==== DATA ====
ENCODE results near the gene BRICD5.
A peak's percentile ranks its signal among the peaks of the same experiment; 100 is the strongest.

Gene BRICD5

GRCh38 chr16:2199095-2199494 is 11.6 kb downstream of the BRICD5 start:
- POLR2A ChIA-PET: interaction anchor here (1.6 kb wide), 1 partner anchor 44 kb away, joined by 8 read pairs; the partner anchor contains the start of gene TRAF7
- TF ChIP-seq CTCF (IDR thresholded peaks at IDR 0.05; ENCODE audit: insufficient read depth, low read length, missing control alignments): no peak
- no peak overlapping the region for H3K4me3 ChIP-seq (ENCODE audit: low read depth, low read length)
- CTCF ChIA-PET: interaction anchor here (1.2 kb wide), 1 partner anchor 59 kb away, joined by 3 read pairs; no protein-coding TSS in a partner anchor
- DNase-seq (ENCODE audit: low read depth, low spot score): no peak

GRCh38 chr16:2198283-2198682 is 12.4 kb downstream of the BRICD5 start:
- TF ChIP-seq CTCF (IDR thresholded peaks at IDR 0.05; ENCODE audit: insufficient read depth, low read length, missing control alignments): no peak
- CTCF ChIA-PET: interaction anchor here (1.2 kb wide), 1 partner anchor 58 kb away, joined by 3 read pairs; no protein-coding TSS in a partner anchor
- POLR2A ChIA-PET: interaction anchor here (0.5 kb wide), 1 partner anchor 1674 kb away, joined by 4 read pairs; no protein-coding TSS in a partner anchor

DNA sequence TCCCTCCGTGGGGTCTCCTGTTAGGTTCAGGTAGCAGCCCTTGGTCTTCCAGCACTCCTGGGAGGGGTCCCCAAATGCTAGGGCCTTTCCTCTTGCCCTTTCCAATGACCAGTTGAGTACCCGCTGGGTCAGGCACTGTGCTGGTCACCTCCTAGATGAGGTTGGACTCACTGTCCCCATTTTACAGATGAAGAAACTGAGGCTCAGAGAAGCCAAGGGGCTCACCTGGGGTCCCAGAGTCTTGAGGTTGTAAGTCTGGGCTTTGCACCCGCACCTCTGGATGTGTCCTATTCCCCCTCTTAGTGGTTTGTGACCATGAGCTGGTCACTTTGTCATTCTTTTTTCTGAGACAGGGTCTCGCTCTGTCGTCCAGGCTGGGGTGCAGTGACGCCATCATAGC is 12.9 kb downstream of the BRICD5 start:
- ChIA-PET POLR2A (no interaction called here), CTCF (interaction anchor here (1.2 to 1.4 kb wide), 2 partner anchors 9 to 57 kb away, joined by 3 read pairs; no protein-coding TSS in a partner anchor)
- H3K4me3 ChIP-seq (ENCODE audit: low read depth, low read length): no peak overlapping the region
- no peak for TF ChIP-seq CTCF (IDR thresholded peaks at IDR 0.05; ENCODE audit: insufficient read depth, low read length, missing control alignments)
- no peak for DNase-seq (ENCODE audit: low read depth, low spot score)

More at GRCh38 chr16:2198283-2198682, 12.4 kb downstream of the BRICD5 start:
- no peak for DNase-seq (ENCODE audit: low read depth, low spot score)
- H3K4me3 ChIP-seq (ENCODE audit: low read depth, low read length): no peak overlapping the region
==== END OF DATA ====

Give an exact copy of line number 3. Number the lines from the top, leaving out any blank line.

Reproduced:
Gene BRICD5